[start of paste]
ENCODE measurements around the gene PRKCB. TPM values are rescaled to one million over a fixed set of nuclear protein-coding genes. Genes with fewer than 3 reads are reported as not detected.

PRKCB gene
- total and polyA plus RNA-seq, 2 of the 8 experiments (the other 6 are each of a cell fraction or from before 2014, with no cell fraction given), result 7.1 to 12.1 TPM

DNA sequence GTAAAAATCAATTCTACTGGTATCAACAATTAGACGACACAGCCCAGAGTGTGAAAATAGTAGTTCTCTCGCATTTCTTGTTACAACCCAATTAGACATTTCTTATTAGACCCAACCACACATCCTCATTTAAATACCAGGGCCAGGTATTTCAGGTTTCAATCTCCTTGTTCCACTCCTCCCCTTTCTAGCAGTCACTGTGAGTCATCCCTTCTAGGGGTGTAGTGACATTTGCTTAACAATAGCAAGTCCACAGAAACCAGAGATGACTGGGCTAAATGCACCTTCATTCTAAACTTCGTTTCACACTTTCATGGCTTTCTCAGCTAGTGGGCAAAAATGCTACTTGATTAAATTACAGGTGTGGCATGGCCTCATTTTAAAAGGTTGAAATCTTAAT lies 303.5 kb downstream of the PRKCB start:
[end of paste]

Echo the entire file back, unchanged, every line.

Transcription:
ENCODE measurements around the gene PRKCB. TPM values are rescaled to one million over a fixed set of nuclear protein-coding genes. Genes with fewer than 3 reads are reported as not detected.

PRKCB gene
- total and polyA plus RNA-seq, 2 of the 8 experiments (the other 6 are each of a cell fraction or from before 2014, with no cell fraction given), result 7.1 to 12.1 TPM

DNA sequence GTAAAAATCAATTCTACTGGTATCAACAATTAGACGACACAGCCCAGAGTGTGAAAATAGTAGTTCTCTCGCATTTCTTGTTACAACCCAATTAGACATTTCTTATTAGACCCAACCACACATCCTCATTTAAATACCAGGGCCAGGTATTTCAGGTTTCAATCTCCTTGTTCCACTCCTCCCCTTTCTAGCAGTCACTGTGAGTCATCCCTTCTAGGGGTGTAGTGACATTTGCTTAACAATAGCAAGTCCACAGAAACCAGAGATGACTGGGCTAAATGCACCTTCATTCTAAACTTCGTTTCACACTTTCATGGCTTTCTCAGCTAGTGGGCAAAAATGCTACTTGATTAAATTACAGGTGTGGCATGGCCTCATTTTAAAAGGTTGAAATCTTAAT lies 303.5 kb downstream of the PRKCB start: